Fishing was actually an unofficial sport at the 1900 Summer Olympics in Paris, where anglers from six countries participated in six separate events. Now, 120 years later, global momentum is picking up to get it back in the program. Team U.S.A.’s Charlie Evans mentioned the effort prior to the Pan Am medal ceremony, when he went up to the microphone to thank the organizers. “We just we took a giant step forward to making bass fishing an Olympic sport,” he said.
So, what are the odds Evans is right, and that anglers will once again compete in the Olympics? It’s safe to say there are more than a few hurdles to jump yet before that happens.
For a sport to be included in the Olympics, it must first apply to become recognized by the International Olympic Committee (IOC). And in order to do that, an international federation representing the sport must be in conformity with the Olympic Charter. That includes implementing the world anti-doping code, which is a necessary step before requesting inclusion in the Olympic program.
The International Sport Fishing Confederation counts 50 million anglers among its members.
In the case of angling, the international body representing the sport is the International Sport Fishing Confederation, which goes by its French acronym, CIPS, for short. Founded in 1952 and based in Rome, CIPS represents several fishing disciplines, including fresh- and saltwater angling, fly fishing, ice fishing, kayak fishing and casting. According to the confederation’s website, 152 national federations from 78 countries, along with one international organization, belong to CIPS. In all, it counts 50 million anglers among its members.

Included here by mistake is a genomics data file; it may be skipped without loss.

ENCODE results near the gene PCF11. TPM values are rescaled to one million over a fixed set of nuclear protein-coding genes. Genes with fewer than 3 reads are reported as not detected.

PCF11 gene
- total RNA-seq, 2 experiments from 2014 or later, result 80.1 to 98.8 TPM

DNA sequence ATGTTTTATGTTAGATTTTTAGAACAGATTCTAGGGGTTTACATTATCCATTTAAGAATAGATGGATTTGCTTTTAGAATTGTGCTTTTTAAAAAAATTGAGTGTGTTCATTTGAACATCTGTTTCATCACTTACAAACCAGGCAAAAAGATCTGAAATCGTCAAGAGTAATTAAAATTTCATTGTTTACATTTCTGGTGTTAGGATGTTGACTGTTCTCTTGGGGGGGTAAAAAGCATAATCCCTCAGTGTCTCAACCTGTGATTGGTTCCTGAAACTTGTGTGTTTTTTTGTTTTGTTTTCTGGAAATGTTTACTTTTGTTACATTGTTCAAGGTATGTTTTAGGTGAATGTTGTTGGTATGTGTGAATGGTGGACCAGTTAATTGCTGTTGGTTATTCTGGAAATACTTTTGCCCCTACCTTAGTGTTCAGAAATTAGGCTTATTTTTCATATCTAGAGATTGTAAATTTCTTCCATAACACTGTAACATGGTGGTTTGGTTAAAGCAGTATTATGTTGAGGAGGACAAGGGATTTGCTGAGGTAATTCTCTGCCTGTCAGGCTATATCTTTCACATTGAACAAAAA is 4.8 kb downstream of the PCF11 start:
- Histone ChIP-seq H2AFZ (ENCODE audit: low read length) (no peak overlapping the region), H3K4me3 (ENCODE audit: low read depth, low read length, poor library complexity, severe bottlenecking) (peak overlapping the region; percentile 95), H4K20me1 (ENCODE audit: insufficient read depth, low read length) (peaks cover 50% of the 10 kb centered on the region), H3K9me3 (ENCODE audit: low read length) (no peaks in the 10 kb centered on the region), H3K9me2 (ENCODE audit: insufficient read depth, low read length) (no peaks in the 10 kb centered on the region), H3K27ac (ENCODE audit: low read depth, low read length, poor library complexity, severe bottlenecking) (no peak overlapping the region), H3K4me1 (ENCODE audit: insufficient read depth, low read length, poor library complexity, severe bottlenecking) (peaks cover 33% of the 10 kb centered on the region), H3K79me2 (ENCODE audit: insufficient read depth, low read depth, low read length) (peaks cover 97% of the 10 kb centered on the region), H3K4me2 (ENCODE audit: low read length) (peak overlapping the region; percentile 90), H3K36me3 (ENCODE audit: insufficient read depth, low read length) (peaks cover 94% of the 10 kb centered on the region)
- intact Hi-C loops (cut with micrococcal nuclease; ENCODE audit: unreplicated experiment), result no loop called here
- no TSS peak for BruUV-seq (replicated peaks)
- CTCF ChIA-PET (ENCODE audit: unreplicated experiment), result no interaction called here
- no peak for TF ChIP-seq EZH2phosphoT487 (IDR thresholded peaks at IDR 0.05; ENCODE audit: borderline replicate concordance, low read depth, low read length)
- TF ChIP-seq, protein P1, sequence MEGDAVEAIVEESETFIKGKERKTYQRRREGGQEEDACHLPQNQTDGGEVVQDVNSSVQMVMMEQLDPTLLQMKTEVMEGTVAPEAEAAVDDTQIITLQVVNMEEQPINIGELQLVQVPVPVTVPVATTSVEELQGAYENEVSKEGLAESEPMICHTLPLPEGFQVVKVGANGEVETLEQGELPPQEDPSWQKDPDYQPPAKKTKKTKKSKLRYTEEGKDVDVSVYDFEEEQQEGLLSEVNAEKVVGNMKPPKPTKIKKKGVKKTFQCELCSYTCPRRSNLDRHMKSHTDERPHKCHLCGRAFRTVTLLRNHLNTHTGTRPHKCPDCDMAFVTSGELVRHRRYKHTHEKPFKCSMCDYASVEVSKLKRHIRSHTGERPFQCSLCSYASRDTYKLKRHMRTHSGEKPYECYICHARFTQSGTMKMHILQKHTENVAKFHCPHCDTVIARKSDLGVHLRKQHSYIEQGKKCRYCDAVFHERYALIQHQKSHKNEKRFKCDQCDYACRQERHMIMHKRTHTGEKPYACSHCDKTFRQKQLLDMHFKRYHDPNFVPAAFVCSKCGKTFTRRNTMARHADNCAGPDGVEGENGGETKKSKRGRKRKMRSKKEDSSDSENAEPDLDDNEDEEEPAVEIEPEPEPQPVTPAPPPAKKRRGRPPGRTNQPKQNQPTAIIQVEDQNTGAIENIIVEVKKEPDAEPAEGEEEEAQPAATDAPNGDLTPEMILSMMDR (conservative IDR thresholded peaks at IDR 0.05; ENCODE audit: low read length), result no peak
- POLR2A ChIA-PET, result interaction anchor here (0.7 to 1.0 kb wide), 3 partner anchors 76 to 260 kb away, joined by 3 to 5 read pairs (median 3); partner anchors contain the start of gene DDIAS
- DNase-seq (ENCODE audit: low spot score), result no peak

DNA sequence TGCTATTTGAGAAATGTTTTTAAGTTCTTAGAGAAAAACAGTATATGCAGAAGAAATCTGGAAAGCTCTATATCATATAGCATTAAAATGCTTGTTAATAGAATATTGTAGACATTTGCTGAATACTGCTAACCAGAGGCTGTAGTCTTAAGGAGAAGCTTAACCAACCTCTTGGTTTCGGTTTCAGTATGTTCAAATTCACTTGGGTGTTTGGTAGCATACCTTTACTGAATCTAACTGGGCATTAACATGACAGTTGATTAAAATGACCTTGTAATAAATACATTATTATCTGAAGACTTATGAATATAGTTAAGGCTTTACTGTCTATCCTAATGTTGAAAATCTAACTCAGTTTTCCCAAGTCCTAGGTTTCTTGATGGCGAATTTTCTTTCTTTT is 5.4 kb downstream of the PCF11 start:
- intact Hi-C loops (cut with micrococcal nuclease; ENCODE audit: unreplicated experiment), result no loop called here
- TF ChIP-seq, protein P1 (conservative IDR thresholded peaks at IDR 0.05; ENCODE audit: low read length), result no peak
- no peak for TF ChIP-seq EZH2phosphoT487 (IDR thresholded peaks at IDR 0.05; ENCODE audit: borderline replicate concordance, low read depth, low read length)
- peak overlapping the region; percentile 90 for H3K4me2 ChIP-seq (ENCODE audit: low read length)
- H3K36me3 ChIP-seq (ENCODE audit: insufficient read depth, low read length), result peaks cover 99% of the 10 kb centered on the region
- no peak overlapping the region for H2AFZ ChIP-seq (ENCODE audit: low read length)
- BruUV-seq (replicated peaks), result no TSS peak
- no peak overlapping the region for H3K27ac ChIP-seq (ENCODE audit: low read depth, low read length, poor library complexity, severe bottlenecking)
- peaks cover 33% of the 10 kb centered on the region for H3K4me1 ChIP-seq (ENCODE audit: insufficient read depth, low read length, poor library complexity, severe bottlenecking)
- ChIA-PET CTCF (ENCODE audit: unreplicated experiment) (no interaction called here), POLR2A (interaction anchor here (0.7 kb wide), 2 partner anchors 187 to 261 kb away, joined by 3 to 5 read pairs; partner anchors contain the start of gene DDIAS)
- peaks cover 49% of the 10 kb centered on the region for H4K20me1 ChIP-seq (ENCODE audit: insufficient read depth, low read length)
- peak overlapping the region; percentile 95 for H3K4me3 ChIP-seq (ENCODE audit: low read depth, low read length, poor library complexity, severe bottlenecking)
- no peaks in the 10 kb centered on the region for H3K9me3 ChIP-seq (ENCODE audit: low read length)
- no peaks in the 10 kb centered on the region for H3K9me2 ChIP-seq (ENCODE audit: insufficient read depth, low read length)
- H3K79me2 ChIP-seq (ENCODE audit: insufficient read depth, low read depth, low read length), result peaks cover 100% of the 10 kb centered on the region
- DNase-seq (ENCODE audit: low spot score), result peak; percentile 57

In 2016, CIPS actually applied for IOC recognition, but was turned down. “There is a process,” says Tony Forte, secretary of the United States Angling Confederation, a CIPS member better known as U.S. Angling. “It’s pretty rare that you put an application in and they just say, ‘Yeah, you’re good.’ Typically, they give you some feedback.”
To that end, CIPS itself is a member of the Alliance of Independent Recognised Members of Sport, which helps build and develop international federations to the point where they can make a valid and strong case for IOC recognition. For CIPS, that means being able to show its reach and membership is truly global. “Currently, CIPS is somewhat Eurocentric,” Forte concedes. “The IOC is looking for more participation in Africa, South America and Asia.”
CIPS must also demonstrate that its world championship tournaments are indeed international, with competitors coming from all around the world. The IOC would also like to see more women involved in the sport, and in leadership positions at CIPS. According to Forte, the IOC will also look at fishing’s overall global participation and fan interest, as measured by TV audiences, social media, event attendance and so on. Addressing all of this will be on the agenda at the 41th CIPS Congress in Acapulco, Mexico, this May.